AMD FX-8350 Vishera 8-Core CPU Review - HotHardware

AMD FX-8350 Vishera 8-Core CPU Review

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Even before AMD officially released its Bulldozer-based FX-Series of desktop processors last year, the company was already talking about the follow-on microarchitecture codenamed “Piledriver”. In fact, in the conclusion of our launch article featuring the AMD FX-8150, we posted an AMD-provided slide that showed Piledriver was already on-deck and that it would offer IPC and power improvements over existing architectures, which would result in roughly a 10% to 15% uplift in performance.

We have already shown you what Piledriver could do in mainstream APUs in our coverage of the desktop AMD A10 and A8-Series of products here and the mobile A10-4600M here, but today AMD is finally refreshing its higher-end desktop CPU line-up, which hasn’t seen a new product launch for just over a year. The updated AMD FX-Series of desktop processors featuring the Piledriver microarchitecture was codenamed “Vishera” and we’ve had the flagship variant, the new FX-8350, in the lab for a couple of weeks now. Like other FX-Series processors, the FX-8350 is fully unlocked for easier overclocking, but it’s also been updated with some new features and capabilities courtesy of Piledriver, and AMD has been able to crank the clock speeds way up. In fact, the FX-8350 is the first desktop CPU to feature a base clock of a 4GHz, which can officially Turbo up to 4.2GHz.

We’ve got some quick features and specifications of the new FX-8350 below, along with some related information. Then we’ll move on to the nitty gritty and see just what AMD’s latest flagship desktop processor can do...

AMD FX-Series Processor For 2012
Specifications & Features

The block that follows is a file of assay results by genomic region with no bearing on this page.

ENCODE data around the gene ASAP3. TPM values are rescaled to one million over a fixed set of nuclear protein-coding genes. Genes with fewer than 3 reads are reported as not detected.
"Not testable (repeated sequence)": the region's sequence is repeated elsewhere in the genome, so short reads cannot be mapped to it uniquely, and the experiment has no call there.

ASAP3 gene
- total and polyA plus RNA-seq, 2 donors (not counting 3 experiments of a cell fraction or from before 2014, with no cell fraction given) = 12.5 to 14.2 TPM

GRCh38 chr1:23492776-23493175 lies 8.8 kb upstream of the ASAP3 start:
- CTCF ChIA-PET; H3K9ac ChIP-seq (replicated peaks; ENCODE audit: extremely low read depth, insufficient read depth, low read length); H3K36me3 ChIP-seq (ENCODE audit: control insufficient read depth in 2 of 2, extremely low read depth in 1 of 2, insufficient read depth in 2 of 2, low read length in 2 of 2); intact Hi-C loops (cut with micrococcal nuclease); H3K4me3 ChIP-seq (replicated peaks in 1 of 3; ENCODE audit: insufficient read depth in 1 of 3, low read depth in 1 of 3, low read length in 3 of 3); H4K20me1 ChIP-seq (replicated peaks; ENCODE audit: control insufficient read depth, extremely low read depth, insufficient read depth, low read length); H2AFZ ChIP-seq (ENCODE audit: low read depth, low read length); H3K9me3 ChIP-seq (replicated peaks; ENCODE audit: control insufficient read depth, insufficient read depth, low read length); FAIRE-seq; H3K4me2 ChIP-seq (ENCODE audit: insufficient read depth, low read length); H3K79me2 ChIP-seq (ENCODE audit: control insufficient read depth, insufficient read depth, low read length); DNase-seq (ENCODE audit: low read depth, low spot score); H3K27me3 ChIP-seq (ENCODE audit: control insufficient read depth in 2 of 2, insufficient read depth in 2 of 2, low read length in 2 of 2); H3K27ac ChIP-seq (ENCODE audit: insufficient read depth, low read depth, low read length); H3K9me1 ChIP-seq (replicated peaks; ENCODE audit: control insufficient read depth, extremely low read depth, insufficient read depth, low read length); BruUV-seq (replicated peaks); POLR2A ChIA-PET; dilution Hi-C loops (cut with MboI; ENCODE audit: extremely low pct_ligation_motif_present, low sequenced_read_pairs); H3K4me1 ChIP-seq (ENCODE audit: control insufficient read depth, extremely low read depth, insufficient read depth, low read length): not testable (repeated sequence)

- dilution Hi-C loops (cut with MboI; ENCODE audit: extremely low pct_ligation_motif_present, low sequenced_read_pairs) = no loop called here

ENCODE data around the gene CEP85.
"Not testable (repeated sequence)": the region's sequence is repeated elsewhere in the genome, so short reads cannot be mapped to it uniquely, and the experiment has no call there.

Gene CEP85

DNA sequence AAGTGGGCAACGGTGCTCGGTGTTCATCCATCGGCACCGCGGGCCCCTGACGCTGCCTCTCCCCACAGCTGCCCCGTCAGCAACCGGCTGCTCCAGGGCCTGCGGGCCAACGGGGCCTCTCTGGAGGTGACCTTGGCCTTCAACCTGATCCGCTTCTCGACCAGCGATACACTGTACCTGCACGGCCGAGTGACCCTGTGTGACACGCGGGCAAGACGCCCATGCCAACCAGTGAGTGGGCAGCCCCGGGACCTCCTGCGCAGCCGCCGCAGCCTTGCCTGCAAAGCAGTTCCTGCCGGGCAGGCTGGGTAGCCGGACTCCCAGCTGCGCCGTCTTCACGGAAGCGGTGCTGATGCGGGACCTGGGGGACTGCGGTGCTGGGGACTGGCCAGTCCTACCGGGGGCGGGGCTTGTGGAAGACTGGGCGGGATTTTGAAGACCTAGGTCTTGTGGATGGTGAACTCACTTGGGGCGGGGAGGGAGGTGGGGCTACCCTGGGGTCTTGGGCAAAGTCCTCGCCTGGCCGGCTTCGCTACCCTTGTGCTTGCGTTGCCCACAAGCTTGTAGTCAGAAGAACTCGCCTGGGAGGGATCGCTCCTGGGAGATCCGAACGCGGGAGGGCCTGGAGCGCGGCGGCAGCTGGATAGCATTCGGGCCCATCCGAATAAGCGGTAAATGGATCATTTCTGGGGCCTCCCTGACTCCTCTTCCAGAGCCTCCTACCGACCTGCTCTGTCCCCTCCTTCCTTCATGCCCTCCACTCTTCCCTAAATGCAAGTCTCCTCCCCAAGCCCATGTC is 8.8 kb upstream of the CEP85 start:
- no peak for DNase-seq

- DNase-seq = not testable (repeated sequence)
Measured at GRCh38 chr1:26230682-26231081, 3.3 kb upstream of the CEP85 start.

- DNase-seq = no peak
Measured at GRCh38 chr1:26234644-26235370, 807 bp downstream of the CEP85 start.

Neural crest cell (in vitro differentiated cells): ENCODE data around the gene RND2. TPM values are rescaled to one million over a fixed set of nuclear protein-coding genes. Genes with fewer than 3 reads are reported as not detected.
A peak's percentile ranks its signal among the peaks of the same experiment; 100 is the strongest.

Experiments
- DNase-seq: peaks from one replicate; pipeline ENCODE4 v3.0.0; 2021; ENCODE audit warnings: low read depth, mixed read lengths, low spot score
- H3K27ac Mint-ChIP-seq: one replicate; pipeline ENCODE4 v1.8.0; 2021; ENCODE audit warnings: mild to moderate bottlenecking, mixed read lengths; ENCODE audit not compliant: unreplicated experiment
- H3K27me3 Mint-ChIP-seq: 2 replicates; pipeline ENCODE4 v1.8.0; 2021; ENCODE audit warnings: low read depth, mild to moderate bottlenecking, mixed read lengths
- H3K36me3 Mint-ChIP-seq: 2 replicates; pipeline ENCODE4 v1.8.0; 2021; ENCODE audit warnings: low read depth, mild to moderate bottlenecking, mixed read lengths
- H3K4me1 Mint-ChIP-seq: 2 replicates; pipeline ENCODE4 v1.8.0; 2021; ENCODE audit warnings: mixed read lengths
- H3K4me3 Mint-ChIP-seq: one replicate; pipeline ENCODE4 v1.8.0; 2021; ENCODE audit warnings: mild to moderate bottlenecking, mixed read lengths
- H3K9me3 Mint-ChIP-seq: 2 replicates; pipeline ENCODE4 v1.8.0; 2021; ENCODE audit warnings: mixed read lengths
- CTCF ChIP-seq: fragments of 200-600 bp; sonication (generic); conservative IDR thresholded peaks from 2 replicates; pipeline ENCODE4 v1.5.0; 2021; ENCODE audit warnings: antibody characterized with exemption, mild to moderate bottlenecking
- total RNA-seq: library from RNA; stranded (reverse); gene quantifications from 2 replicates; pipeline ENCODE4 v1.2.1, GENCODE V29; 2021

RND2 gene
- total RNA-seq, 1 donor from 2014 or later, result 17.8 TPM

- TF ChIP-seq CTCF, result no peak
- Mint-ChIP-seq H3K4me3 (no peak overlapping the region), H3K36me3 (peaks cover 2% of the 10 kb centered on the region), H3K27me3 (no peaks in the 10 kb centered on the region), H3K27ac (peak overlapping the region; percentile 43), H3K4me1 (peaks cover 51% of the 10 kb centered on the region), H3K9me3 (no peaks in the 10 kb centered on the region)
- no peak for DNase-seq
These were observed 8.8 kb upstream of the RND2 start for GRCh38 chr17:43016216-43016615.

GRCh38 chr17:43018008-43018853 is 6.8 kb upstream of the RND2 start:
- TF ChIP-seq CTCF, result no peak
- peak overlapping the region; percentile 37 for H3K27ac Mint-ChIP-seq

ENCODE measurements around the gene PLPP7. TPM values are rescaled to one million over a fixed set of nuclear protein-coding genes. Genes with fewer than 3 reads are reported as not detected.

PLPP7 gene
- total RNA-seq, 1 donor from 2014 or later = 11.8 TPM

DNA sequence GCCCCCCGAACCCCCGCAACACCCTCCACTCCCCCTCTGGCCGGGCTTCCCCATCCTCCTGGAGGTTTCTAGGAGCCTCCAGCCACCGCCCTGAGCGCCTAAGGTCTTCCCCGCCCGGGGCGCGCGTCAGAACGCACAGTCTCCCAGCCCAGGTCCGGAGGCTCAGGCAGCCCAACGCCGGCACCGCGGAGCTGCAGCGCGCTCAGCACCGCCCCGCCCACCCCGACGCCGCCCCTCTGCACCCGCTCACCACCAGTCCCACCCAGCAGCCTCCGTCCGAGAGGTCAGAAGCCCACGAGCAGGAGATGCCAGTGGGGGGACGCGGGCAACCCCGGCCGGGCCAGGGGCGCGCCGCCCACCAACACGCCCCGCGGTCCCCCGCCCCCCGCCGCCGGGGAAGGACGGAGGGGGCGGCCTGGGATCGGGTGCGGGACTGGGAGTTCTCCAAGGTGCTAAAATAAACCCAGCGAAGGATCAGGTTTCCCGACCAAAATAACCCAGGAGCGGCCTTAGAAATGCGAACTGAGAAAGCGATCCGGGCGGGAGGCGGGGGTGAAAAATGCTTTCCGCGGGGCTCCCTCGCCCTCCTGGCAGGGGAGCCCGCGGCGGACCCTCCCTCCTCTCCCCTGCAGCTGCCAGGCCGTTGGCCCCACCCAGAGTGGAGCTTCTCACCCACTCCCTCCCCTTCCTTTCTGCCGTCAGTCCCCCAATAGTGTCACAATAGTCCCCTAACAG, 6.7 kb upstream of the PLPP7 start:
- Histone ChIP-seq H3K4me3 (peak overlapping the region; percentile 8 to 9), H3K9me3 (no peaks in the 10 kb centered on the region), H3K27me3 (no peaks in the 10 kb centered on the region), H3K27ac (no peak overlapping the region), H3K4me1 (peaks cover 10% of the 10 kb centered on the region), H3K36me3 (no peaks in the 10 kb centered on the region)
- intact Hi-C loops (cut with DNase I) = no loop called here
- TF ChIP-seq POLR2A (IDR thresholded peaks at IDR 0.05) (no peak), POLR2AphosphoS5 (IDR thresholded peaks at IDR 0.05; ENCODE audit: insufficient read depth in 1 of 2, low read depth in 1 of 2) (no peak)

CPU Description
Tech/Package 32nm / AM3+
TDP Configs 95W, 125W
Processor Core “Piledriver” (up to 8 Cores), 8MB L2 cache, 256-bit FPUs, 8MB L3 cache
Memory DDR3, 1333-1866, 1.5V
Graphics Core N/A – Pair with AMD Radeon HD 7000 Series Graphics
Performance Management -Core Level: CC6 Power State
-Module Level: L2 Cache power gating via CC6
990FX + SB950
Tech/Package 65nm / FC BGA
TDP Configs 10W for typical configurations
ALink III x4 Gen2
SATA 6 Ports, 6Gbps
USB 12 USB 2.0 Ports, 2 USB 1.1 Internal Ports
PCIe 2.0 Lanes 2x16 or 4x8 + 8x1 + 4x1 + (2x1 on SB)
RAID 0, 1, 5, 10
Software Drivers: Windows 7, Windows 8, Linux


A Side View of the AMD FX-8350 Processor

Before we dive in talk about the new AMD FX-Series, we should call out a few past HotHardware articles which are pertinent to today’s product launch. Although the FX-8350 we’re going to be showing you here today is a new processor, it leverages technologies we’ve previously covered.

The new FX-Series processors, at least for now, will be paired to existing chipsets and motherboards, so we won’t be talking about a totally new platform, like we had to with Trinity and the recently released A-Series APUs. AMD’s latest FX-Series chips use socket AM3+ and are designed for use with previously released AMD 9-Series chipsets, like the high-end 990FX. If you’re unfamiliar with first-gen FX-Series based on the Bulldozer microarchitecture and want to brush up on the features of the 990FX chipset and the newer Piledriver microarchitecture, the list of articles above is a good place to start.